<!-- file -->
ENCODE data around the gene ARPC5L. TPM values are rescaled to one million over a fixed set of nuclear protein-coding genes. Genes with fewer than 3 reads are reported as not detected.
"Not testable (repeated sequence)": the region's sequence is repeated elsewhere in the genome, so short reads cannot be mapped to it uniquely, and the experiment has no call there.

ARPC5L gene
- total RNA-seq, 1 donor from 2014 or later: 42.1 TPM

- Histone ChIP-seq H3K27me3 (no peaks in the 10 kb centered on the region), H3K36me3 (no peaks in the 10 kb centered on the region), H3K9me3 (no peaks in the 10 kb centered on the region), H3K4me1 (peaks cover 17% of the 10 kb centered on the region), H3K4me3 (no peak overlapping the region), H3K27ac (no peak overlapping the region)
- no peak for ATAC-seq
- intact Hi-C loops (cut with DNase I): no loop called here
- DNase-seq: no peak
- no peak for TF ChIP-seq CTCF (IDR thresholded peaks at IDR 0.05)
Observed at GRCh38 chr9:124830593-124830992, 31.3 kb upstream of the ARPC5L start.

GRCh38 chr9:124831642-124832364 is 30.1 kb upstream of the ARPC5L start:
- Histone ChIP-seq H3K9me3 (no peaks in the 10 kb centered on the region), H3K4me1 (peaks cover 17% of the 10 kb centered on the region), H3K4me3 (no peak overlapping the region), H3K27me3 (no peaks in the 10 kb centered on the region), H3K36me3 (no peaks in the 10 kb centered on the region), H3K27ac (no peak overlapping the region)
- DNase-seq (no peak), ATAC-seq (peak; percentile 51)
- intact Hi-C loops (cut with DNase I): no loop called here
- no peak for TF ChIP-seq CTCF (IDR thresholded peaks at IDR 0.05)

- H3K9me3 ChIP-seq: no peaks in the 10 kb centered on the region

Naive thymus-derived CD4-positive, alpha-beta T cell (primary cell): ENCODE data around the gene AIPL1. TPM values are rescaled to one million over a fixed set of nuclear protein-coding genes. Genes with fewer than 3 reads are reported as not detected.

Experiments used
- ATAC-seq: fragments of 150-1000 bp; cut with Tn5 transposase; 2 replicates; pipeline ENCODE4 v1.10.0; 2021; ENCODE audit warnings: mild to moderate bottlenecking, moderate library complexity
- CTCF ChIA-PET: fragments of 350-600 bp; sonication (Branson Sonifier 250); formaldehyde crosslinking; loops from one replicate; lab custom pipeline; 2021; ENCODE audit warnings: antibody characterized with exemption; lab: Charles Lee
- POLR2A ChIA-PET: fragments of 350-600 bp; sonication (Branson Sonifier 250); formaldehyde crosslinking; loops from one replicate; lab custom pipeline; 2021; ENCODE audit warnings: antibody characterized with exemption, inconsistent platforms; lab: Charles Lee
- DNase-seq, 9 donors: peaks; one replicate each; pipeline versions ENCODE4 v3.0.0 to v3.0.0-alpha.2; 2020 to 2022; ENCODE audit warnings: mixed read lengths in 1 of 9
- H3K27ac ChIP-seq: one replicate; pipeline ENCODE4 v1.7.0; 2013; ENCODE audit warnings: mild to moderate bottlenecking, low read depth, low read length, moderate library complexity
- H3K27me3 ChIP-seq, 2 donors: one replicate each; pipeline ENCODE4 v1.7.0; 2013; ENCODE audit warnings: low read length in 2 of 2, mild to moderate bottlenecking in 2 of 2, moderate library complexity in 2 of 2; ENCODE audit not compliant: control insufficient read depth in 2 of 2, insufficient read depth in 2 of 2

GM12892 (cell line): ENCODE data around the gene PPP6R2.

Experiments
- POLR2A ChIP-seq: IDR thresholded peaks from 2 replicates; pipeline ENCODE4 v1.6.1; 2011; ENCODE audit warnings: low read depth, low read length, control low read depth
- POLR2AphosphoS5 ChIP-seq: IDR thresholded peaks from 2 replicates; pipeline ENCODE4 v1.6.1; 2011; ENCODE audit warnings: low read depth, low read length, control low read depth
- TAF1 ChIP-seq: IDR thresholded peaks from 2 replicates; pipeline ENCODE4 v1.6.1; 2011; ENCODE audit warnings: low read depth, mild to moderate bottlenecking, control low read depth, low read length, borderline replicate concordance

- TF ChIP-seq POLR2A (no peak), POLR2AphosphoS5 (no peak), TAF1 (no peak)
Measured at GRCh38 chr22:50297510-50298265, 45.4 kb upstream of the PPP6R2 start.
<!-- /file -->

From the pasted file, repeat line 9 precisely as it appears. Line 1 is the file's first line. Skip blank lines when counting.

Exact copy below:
- no peak for TF ChIP-seq CTCF (IDR thresholded peaks at IDR 0.05)